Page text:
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Friday, September 17, 2021

Watch: Afghan women hold street protest as Taliban fighters look on

Four women in black abayas and hijabs were seen holding up signs and shouting slogans even as armed men patrolled nearby. In another clip, shared by an Al Jazeera correspondent, more women were seen marching through the streets, chanting slogans.

By: Express Web Desk | New Delhi |
Updated: August 18, 2021 2:32:29 pm
Four women in black abayas and hijabs were seen holding up signs and shouting slogans even as armed men patrolled nearby. (Screengrab: Twitter/@leahmcelrath)

As thousands of Afghans attempt to flee Taliban rule following their brutal takeover, videos emerged on social media of a small group of women holding placards and demanding equal rights on the streets of Kabul — reportedly the first agitation of its kind since the militant group seized control of the country.

Four women in black abayas and hijabs were seen holding up signs and shouting slogans even as Taliban fighters patrolled nearby. In another clip, shared by an Al Jazeera correspondent, more women were seen marching through the streets, chanting slogans. The armed men seem to be pointing and speaking to the women, but don’t appear to be getting in the way of their protest.

On Tuesday, Taliban representatives promised to protect the rights of women — which was a major concern given the militant group’s history of clamping down on women’s rights and freedoms. Notably, when they were last in power, women were largely confined to their homes, not allowed to study or work, and could only travel if accompanied by a male chaperone.

“We are going to allow women to work and study. We have got frameworks, of course. Women are going to be very active in the society but within the framework of Islam,” Zabihullah Mujahid, the group’s spokesman, said at a press conference in Kabul. Since it managed swiftly to seize control of many cities across the country with minimal resistance over the last few weeks, the Taliban has sought to portray a more moderate front as compared to its brutal regime over two decades ago.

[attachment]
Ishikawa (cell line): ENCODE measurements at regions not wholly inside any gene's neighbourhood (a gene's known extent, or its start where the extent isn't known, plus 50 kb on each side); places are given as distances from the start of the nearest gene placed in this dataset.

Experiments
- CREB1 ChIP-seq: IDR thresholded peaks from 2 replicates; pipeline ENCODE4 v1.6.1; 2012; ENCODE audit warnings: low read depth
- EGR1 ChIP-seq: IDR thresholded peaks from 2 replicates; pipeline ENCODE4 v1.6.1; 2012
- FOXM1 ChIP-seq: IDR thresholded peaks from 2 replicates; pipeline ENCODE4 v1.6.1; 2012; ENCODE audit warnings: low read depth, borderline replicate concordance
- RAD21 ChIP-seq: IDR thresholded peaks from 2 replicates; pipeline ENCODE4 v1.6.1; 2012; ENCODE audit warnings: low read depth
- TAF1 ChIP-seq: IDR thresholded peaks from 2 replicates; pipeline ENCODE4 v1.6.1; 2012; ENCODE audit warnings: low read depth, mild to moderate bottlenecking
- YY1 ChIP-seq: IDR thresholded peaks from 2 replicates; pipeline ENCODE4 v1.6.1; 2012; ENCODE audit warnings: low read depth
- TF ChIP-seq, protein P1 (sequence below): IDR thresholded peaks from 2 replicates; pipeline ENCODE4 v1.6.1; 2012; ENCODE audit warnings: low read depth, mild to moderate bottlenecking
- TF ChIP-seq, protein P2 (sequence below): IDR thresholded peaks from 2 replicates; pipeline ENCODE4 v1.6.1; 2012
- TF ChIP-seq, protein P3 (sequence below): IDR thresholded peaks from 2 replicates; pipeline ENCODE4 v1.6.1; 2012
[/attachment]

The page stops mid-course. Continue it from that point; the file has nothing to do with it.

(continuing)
But activists and world leaders are raising concerns about history repeating itself, pointing at possible human rights violations that are likely to take place under the Taliban’s rule. One of Afghanistan’s first female mayors, Zarifa Ghafari, earlier said she had no option but to wait for the Taliban to come and kill her.”

Kabul fell to the Taliban Sunday, completing their takeover of the country in a lightning offensive that saw provinces and warlords give up without a fight, days after the hasty withdrawal of US troops.

President Ashraf Ghani had fled the country, hours after Pakistan-backed Taliban fighters showed up on the outskirts of Kabul and their chiefs demanded transfer of power to avoid bloodshed.

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